Will I Be Required to Turn Over Property if I File for Bankruptcy?

Posted on in Bankruptcy

US bankruptcy lawyerIf you have significant debts, you may be considering your options for receiving debt relief through bankruptcy. However, you may also be concerned that if you file for bankruptcy, you may be forced to surrender certain property that you own. By understanding the effects of different types of bankruptcy and how bankruptcy laws apply to the property you own, you can make the best decisions that will allow you to regain financial security.

Property Ownership in Chapter 7 Bankruptcy

In many cases, debtors will choose to pursue a Chapter 7 bankruptcy, since this will allow them to eliminate all of their unsecured debts. However, this type of bankruptcy may require a person to turn over certain items they own so that this property can be liquidated and some of the debts they owe can be repaid. Fortunately, some exemptions apply to the property that can be liquidated. Federal bankruptcy laws recognize the following exemptions in cases filed before April 1, 2022:

  • Homestead - A person may exempt up to $25,150 of the equity they own in their home.
  • Motor vehicle - A vehicle may be exempt if it is worth $4,000 or less.
  • Personal property - Multiple types of household goods may be exempt, including furniture, clothing, appliances, books, pets, and musical instruments. Individual items may be exempted if they are valued at $625 or less, and the total value of exempt property may be up to $13,400.
  • Tools of the trade - Professional tools, books, or other equipment used as part of a person’s profession that are worth a total of up to $2,525 may be exempted.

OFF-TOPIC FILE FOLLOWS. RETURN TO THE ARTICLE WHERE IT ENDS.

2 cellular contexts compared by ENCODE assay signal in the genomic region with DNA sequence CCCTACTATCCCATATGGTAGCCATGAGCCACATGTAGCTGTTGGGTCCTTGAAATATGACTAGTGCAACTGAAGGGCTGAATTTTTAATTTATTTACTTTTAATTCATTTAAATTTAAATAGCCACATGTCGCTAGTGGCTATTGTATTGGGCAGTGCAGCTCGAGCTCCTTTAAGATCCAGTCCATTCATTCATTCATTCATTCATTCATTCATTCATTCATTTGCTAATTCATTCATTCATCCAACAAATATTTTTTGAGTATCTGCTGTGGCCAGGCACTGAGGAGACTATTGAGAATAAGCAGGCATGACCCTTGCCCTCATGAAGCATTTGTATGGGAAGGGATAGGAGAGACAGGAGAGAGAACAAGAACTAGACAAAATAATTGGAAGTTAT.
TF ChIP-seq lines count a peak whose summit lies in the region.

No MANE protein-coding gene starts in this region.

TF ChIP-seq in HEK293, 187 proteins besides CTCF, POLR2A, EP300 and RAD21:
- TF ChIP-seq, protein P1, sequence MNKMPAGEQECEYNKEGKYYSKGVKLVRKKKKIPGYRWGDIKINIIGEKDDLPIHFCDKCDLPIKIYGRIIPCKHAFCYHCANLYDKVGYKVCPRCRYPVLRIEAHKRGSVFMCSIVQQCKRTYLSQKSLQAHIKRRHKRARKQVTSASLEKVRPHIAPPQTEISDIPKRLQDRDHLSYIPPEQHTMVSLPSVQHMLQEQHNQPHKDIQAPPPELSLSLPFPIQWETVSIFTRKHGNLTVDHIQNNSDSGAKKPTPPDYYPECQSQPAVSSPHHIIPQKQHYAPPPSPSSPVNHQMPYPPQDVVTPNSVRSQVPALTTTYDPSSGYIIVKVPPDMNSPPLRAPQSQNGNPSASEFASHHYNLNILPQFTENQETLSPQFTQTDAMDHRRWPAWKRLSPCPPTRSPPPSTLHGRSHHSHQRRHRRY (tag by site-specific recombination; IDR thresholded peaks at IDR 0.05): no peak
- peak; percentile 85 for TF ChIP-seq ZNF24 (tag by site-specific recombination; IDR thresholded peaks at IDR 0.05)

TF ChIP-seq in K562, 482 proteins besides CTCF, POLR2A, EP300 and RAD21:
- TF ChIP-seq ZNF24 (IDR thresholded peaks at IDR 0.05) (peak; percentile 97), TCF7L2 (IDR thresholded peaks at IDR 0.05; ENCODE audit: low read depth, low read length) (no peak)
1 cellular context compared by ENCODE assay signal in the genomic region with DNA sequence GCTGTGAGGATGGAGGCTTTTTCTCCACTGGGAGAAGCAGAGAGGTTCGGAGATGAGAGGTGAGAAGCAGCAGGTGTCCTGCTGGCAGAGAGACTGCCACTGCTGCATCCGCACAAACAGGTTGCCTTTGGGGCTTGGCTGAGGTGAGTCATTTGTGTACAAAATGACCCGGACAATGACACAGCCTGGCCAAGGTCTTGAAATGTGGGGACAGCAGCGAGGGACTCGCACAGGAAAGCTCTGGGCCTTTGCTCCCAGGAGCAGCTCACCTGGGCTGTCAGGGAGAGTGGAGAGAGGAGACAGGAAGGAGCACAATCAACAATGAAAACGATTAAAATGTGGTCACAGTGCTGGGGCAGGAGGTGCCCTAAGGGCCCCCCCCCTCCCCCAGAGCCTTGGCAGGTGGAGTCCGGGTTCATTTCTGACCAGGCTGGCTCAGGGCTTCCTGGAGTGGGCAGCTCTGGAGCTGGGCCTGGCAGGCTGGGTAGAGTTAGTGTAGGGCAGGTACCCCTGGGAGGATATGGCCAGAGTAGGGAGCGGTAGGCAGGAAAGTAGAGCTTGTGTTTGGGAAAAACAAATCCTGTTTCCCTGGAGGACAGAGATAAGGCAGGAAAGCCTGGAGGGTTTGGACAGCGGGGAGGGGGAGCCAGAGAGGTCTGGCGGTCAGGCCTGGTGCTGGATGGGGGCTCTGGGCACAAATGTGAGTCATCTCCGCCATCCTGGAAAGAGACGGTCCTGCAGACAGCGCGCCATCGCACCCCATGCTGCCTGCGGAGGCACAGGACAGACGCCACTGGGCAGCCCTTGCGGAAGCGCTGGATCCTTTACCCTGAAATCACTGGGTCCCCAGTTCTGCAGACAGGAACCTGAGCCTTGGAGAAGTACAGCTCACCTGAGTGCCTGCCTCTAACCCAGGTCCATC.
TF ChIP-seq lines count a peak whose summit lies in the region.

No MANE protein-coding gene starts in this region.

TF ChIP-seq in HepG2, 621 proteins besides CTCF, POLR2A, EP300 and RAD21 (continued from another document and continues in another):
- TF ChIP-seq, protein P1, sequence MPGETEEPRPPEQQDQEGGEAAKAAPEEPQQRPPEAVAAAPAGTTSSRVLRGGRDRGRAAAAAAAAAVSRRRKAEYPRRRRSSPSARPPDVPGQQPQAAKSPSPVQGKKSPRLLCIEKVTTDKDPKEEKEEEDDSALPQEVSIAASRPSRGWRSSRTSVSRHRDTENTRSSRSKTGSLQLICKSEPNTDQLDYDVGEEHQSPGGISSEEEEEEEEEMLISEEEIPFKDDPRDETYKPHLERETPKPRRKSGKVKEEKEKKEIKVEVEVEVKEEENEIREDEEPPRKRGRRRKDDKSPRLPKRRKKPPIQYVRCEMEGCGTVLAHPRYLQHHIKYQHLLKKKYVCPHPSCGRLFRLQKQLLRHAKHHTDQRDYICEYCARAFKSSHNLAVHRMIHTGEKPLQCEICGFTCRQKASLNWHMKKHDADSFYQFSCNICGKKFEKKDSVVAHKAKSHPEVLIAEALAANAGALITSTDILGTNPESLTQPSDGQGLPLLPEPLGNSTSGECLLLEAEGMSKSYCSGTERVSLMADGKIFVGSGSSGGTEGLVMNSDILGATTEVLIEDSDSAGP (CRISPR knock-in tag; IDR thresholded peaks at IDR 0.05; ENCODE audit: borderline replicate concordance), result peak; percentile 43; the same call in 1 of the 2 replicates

• Jewelry - Up to $1,700 worth of jewelry may be exempt.
  • “Wild card” - Other property that does not fall into one of the above categories may be exempted, up to a total of $1,325. A debtor can also put up to $12,575 of an unused homestead exemption toward other types of property.
  • Life insurance - Up to $13,400 of an unmatured policy may be exempted.
  • Personal injury judgments or settlements - Damages awarded for loss of income in a personal injury lawsuit or compensation paid to a family member for a person’s wrongful death can generally be exempted. Non-economic damages, other than pain and suffering, of up to $25,150 are exempt.
  • Benefits and support payments - Social Security benefits, veterans’ benefits, unemployment benefits, disability benefits, and spousal support payments are exempt.
  • Retirement funds - In most cases, the full amount that is saved in a retirement account will be exempt.

In addition to the federal exemptions, each state’s laws define exemptions that apply to residents who file for bankruptcy. In many cases, state laws allow for additional exemptions above those that are provided in federal law. Some states allow debtors to choose either the state or federal exemptions.

Chapter 7 bankruptcy will allow all unsecured debts to be discharged after all non-exempt property has been turned over. Debtors may also choose to discharge secured debts, although when they do so, the creditor will usually have the right to repossess the collateral used to secure these debts. For debtors who do not wish to surrender the property they own, Chapter 13 bankruptcy may be a better alternative. This will allow a debtor to group multiple debts together into a repayment plan without the requirement to surrender their property. After completing their repayment plan and making all payments over a period of three to five years, their unsecured debts will be discharged.

Contact a United States Chapter 7 Bankruptcy Lawyer

Making sense of the federal and state bankruptcy laws and the exemptions to liquidation that may apply in your case can be a complex matter. To fully understand the options available to you, the best ways to eliminate your debts, and the types of exemptions you can use, you will want to contact an experienced U.S. bankruptcy attorney.






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